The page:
We combine data from the 2002 National Population Census and the distribu- tion of the number of human rights violations and victims across 22 departments to examine how Guatemala’s 36-year-long civil war affected human capital accu- mulation. The year of birth and the department of birth jointly determine an individual’s exposure during school age to three different periods of the civil war, namely the initial period (1960-1978), the worst period (1979-1984), and the fi- nal period (1985-1996). We find a strong negative impact of the civil war on the education of the two most disadvantaged groups, namely rural Mayan males and females. Among rural Mayan males, those who were school age during the three periods of the civil war in departments where more human rights violations were committed completed 0.27, 0.71, and 1.09 years less of schooling respectively whereas rural Mayan females exposed to the three periods of the war completed 0.12, 0.47, and 1.17 years less of schooling respectively. Given an average of 4.66 and 3.83 years of schooling for males and females, these represent declines of 6, 15, and 23 percent for males and 3, 12, and 30 percent for females. Our results are robust to the inclusion of indicators for department of residence, year of birth, and controls for different trends in education and human development in war affected and peaceful departments of Guatemala and suggest that the country’s civil war may have deepened gender, regional, sectoral, and ethnic disparities in schooling.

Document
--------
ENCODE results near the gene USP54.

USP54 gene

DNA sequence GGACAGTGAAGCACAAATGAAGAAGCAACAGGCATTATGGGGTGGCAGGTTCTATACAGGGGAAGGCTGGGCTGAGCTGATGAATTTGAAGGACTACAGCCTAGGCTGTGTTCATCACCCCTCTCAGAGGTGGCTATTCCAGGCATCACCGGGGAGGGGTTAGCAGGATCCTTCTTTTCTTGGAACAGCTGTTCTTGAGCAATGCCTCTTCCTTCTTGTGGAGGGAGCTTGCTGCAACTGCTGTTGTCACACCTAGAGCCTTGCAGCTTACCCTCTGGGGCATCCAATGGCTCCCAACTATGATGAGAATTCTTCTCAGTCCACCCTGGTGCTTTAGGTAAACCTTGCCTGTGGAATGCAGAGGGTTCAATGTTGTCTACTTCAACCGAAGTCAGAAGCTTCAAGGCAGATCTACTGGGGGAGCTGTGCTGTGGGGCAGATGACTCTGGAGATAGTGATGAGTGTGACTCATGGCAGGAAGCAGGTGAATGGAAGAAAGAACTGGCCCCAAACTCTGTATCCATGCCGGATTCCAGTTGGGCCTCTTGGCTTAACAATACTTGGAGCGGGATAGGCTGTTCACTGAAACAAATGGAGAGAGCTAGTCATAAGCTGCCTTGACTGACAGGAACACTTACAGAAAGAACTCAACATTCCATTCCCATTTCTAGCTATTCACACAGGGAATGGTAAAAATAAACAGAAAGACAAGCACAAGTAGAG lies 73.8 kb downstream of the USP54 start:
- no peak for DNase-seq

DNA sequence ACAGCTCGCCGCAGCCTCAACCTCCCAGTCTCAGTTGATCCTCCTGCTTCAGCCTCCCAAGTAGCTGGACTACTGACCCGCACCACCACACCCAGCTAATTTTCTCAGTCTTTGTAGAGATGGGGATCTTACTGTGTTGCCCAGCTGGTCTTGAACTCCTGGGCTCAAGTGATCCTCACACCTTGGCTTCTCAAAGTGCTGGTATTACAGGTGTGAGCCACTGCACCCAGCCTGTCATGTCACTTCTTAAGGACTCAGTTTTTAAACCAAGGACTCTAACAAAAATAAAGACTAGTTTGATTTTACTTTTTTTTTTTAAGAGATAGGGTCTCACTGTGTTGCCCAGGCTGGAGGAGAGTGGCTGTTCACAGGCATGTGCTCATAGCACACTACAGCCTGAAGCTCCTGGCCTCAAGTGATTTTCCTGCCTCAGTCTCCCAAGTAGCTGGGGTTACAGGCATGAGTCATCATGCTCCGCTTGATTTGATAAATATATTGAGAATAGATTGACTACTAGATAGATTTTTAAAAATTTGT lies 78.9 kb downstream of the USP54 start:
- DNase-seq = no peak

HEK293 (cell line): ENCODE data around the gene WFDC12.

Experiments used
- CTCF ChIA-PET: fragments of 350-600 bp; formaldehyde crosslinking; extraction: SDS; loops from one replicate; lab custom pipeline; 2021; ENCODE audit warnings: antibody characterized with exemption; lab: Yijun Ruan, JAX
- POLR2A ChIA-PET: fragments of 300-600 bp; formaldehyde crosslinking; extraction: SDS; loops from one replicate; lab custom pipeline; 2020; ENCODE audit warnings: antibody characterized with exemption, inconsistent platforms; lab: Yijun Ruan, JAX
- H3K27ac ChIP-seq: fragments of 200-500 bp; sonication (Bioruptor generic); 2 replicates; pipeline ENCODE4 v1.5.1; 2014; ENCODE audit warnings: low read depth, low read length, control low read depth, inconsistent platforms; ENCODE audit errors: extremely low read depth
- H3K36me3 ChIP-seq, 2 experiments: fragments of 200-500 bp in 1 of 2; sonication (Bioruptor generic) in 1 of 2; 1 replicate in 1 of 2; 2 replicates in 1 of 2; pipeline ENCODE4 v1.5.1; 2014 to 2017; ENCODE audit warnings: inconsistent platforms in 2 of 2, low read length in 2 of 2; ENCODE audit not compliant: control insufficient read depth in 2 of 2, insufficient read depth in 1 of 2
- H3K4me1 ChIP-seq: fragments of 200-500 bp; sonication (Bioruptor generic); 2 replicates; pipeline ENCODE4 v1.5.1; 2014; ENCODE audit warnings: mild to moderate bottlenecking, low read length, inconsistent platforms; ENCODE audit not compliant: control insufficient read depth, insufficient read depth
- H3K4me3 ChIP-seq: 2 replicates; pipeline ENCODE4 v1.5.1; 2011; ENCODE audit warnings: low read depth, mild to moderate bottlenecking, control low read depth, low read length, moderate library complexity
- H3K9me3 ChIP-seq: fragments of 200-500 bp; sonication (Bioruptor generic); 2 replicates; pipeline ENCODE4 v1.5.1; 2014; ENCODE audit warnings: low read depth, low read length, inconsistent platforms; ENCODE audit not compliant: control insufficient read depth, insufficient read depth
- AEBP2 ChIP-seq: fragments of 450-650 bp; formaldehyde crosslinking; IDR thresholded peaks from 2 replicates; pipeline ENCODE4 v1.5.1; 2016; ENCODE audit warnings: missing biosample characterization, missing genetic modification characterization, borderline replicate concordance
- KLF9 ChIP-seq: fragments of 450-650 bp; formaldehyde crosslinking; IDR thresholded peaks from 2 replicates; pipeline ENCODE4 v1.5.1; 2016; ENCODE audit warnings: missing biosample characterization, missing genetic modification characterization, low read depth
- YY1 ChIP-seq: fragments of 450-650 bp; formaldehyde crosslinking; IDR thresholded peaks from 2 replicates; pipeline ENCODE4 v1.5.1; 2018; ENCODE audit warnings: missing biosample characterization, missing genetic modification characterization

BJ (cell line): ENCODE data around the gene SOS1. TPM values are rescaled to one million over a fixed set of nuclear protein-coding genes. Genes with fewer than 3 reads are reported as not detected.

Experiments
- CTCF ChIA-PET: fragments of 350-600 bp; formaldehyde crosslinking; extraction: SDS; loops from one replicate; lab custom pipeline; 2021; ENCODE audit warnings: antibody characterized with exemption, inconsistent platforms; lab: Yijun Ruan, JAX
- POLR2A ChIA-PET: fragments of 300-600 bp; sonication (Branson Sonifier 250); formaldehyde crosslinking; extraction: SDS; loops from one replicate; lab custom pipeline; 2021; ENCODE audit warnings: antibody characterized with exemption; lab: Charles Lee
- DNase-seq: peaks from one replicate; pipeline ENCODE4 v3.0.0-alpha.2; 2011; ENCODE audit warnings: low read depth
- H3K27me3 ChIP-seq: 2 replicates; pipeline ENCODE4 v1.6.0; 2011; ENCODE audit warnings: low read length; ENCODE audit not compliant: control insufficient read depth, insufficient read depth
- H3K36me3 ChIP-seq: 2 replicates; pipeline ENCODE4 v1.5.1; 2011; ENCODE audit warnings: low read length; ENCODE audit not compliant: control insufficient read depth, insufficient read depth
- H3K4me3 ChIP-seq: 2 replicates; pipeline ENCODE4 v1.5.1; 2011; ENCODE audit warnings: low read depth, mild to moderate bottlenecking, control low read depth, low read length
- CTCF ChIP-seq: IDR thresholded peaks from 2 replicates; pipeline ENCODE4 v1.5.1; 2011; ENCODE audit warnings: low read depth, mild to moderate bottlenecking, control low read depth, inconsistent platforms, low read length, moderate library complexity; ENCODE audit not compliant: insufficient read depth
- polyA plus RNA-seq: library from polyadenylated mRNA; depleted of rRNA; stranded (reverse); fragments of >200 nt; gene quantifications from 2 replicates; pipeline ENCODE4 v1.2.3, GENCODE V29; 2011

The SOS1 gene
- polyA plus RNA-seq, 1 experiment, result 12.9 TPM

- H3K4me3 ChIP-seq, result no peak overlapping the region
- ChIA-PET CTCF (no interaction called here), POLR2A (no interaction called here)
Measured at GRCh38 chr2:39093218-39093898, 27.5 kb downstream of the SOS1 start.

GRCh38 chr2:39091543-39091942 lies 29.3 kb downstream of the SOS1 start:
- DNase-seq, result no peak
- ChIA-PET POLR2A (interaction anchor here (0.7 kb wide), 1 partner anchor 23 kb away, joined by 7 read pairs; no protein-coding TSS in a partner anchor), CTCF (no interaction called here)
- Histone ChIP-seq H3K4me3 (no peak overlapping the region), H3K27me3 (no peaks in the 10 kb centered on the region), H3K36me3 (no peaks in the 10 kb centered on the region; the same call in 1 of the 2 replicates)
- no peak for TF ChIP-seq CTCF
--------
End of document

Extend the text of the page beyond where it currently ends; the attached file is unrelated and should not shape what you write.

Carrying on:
Nov 22, 2011
The effect of the civil war on human capital in Guatemala
This very interesting new paper by Chamarbagwala and Moran published in the Journal of Development Economics claims: